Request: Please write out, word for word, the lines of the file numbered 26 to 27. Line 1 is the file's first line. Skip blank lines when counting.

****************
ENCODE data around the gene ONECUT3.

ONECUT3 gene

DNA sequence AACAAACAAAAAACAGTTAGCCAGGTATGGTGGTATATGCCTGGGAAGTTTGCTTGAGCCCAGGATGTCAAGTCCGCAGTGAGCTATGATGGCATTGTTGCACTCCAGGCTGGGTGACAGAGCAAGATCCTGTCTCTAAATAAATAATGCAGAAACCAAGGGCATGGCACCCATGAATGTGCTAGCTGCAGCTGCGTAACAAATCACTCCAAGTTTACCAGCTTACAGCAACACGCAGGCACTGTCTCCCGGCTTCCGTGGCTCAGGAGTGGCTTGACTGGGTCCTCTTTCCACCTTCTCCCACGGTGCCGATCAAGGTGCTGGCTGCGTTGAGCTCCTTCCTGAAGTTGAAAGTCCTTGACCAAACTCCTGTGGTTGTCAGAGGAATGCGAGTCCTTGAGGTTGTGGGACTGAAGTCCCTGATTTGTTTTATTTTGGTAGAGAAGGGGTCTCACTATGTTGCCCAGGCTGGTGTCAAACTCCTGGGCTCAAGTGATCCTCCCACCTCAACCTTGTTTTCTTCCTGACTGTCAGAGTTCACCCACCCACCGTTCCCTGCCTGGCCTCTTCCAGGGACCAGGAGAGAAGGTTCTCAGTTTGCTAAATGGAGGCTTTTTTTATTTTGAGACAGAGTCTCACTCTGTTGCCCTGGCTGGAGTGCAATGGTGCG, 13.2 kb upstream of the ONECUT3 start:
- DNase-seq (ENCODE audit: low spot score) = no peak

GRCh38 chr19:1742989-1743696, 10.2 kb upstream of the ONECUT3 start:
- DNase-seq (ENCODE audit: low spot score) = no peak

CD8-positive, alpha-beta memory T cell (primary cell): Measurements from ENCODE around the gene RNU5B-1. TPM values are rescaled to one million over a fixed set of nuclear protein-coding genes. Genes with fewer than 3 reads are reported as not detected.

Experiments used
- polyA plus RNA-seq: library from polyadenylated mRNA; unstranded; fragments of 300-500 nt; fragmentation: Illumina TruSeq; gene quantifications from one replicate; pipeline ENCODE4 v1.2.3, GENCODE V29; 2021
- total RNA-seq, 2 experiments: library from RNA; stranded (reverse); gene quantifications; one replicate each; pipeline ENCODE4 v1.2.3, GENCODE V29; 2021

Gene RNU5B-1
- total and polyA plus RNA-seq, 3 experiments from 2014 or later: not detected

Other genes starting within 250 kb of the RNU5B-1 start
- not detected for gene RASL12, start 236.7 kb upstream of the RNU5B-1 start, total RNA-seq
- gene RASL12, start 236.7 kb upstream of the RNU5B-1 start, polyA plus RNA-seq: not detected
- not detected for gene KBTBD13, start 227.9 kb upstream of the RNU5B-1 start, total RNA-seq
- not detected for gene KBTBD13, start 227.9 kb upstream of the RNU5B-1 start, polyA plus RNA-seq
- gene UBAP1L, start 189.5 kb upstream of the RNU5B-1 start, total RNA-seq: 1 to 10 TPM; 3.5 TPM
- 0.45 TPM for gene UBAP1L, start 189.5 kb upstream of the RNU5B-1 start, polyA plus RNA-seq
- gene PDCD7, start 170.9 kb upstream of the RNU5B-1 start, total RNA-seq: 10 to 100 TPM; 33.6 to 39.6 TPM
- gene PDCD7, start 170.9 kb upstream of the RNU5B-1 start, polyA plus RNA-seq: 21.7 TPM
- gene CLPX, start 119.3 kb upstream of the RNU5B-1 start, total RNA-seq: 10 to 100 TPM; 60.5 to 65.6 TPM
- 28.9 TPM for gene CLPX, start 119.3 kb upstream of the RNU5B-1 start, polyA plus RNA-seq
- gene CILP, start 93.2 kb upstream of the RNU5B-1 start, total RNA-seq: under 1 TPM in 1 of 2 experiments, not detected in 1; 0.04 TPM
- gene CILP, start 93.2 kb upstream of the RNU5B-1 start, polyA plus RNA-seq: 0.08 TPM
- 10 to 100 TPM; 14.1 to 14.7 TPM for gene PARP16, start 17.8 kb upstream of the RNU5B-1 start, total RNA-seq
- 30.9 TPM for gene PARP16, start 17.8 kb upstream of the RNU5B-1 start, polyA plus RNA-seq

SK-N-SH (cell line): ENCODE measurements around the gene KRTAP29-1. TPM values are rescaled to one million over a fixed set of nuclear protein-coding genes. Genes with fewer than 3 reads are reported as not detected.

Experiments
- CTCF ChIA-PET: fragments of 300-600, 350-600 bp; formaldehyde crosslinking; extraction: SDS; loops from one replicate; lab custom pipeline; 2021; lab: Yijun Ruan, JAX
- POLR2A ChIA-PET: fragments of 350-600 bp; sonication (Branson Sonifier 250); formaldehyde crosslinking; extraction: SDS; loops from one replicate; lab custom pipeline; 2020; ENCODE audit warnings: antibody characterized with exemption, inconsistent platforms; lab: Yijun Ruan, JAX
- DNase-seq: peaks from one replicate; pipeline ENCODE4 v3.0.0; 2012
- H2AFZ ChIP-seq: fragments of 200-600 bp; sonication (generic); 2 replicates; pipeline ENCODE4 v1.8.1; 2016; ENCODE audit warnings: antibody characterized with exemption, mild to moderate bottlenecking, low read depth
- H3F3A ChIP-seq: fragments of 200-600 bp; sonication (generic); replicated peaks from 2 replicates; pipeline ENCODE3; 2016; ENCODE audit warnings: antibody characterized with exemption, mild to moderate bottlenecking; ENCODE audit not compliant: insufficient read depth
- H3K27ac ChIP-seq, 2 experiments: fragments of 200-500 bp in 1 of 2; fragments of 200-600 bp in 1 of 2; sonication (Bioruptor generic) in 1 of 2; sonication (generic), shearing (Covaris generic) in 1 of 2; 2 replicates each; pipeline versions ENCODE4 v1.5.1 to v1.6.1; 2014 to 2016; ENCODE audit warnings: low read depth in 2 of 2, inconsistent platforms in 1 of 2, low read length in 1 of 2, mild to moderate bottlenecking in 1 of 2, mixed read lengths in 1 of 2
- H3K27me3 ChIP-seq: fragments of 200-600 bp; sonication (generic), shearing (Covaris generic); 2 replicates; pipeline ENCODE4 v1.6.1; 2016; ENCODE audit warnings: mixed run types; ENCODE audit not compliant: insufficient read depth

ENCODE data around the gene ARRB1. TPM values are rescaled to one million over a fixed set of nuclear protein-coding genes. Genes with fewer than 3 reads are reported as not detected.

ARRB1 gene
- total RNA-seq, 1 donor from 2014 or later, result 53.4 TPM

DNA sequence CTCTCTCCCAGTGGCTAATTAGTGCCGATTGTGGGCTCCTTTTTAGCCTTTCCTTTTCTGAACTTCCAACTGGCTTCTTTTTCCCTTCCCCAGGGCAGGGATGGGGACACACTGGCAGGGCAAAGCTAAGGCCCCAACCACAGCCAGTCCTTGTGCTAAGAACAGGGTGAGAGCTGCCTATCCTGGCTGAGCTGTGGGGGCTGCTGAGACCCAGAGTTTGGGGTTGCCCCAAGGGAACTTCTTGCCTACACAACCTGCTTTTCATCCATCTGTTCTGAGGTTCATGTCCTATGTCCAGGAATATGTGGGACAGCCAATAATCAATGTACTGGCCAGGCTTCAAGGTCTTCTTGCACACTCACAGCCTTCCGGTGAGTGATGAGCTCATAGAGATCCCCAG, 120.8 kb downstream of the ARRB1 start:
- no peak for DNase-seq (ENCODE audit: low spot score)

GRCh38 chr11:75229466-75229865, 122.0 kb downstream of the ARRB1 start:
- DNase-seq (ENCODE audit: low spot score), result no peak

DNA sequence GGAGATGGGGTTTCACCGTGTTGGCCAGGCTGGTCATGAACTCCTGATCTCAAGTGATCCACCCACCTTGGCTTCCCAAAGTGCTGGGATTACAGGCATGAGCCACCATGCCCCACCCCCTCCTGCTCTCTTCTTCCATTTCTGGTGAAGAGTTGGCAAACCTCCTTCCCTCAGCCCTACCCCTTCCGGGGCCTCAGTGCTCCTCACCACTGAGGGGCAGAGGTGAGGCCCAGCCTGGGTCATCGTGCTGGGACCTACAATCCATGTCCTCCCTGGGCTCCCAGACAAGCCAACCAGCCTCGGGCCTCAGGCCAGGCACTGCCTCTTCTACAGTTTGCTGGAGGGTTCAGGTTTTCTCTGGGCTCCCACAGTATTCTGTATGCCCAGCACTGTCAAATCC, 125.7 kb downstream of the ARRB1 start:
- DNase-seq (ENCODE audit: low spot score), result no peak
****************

- 10 to 100 TPM; 14.1 to 14.7 TPM for gene PARP16, start 17.8 kb upstream of the RNU5B-1 start, total RNA-seq
- 30.9 TPM for gene PARP16, start 17.8 kb upstream of the RNU5B-1 start, polyA plus RNA-seq